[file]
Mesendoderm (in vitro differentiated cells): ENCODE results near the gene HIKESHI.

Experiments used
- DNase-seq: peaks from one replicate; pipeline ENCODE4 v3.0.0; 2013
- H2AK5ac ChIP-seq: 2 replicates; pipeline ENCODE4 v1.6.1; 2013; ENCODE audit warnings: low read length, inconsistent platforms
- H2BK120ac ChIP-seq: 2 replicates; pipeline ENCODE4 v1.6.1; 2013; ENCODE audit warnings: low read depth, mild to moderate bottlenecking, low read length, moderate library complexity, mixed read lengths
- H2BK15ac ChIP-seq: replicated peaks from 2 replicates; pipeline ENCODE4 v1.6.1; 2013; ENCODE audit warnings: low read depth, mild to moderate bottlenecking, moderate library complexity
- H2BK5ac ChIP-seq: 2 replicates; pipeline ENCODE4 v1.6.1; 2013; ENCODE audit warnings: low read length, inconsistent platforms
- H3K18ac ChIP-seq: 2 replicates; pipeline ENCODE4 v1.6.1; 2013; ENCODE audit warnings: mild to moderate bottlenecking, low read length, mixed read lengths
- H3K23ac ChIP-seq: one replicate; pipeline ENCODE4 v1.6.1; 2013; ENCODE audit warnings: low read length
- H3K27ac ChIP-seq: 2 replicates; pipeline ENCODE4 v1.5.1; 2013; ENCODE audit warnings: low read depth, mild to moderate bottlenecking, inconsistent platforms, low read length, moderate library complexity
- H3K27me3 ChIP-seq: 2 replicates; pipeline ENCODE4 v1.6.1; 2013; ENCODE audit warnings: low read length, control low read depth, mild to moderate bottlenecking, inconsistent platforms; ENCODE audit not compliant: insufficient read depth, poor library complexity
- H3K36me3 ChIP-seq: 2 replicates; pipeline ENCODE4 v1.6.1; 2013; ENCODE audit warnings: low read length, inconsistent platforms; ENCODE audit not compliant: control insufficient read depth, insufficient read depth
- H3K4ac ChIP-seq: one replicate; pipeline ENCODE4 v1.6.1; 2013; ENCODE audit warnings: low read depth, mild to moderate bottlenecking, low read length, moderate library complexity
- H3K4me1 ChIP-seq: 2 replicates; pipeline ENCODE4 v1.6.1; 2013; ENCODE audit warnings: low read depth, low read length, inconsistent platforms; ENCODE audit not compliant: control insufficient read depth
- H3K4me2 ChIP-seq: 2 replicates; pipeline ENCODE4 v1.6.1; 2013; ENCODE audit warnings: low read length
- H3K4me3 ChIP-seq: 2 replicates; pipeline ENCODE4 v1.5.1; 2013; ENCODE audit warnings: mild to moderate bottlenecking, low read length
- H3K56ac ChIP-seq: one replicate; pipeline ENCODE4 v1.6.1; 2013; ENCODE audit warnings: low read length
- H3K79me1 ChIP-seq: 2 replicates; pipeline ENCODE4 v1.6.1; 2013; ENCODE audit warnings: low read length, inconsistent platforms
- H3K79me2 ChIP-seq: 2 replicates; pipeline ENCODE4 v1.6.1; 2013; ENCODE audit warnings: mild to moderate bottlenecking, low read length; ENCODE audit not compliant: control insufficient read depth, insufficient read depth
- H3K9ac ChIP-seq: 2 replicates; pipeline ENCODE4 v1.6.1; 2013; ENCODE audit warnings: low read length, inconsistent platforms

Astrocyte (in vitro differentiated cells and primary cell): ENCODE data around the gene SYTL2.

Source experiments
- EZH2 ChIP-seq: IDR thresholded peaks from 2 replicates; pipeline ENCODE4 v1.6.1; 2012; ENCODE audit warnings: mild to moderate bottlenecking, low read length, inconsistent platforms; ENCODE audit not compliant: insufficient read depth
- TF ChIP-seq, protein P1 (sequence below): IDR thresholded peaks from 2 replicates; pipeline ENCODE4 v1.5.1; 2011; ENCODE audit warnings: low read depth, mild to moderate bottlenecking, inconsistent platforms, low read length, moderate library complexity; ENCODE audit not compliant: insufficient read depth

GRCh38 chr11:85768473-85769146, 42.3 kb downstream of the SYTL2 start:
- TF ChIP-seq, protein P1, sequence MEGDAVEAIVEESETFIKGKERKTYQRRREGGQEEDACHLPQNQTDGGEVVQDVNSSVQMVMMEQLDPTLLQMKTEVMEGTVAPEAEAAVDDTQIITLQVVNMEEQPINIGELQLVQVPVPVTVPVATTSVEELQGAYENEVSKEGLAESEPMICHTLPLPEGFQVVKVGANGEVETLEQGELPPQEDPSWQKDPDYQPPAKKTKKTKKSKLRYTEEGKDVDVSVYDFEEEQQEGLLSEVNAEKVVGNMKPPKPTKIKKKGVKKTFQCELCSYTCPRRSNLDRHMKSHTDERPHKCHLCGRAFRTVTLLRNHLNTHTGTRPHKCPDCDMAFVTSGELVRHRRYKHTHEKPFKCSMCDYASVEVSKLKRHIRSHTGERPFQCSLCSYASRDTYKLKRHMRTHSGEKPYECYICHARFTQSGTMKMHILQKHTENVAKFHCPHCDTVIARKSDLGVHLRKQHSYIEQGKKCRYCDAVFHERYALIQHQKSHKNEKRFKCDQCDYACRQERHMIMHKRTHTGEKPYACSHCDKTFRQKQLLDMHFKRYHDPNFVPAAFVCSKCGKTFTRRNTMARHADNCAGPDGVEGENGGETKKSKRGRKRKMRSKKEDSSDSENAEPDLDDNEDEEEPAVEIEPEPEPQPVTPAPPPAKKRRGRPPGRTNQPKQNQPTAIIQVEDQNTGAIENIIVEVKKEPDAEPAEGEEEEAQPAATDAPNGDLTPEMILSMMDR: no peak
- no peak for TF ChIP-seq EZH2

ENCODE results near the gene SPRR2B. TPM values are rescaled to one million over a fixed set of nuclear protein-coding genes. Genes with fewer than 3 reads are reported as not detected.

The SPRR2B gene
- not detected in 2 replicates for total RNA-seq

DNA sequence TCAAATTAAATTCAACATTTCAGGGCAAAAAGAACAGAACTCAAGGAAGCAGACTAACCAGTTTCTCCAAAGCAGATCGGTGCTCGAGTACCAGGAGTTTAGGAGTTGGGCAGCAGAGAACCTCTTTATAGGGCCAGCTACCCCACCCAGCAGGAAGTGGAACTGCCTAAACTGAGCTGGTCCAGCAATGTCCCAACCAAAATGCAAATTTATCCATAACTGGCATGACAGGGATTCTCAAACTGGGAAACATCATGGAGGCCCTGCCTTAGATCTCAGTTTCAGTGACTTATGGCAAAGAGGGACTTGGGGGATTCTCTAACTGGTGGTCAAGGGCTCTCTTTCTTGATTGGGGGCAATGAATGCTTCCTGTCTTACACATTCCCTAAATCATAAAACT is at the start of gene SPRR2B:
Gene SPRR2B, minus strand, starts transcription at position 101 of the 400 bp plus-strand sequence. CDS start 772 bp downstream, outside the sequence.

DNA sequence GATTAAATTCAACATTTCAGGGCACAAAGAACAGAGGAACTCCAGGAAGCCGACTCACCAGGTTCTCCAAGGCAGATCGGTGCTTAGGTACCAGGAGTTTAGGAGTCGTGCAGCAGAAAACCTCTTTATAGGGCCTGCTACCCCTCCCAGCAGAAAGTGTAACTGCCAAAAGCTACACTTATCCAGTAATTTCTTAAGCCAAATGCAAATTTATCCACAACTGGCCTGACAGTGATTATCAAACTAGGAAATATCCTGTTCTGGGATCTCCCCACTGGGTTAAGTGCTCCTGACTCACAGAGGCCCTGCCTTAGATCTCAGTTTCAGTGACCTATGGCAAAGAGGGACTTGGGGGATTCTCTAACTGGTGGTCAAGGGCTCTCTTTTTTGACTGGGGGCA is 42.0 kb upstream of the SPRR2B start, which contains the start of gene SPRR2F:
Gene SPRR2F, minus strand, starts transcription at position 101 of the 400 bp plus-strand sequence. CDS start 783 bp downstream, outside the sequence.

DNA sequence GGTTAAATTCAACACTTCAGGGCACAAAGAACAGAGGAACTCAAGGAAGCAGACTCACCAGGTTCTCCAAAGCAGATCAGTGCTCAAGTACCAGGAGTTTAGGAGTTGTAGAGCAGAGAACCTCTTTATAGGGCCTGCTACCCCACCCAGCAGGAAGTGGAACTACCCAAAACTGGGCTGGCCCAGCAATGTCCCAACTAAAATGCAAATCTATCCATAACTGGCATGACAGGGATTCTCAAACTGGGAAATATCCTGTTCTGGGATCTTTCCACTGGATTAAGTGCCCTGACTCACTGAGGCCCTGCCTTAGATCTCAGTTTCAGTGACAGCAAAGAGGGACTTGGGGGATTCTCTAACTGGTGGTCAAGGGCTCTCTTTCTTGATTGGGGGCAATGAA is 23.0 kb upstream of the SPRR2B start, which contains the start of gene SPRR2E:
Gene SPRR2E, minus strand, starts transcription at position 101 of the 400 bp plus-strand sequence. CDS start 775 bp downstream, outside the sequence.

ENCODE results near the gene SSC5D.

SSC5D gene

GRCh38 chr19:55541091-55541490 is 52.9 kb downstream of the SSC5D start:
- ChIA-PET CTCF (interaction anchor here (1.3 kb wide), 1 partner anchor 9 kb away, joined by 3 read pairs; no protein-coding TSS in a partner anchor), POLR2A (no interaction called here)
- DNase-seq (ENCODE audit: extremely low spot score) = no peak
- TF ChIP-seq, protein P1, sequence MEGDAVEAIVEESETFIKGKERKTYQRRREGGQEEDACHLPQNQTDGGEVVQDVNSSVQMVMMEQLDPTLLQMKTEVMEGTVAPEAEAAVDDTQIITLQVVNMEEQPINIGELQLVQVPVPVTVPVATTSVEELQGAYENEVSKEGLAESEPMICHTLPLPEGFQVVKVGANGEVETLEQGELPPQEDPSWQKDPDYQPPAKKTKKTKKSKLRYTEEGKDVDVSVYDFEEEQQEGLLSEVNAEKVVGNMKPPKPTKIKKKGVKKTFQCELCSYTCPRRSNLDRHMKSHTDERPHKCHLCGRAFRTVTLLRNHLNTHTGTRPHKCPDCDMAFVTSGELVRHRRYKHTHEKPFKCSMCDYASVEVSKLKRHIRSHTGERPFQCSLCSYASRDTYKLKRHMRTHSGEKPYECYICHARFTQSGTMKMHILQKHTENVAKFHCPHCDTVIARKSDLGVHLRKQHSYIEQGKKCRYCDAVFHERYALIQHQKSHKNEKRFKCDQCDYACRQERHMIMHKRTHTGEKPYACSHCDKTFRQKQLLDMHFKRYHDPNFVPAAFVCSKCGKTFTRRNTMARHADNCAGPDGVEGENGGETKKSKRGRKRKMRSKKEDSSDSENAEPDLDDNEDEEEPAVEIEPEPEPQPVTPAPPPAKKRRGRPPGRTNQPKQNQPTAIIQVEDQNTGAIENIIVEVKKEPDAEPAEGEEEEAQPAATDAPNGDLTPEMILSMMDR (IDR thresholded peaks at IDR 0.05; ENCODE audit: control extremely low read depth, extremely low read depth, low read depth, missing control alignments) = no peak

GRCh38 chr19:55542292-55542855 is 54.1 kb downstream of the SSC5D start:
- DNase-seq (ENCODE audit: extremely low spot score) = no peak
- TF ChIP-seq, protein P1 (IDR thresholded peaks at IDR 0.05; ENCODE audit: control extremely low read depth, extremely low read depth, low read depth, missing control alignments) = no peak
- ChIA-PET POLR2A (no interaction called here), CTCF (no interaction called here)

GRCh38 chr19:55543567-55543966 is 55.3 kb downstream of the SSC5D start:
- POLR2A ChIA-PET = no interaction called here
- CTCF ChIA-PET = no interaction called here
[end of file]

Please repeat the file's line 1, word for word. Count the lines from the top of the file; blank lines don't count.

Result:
Mesendoderm (in vitro differentiated cells): ENCODE results near the gene HIKESHI.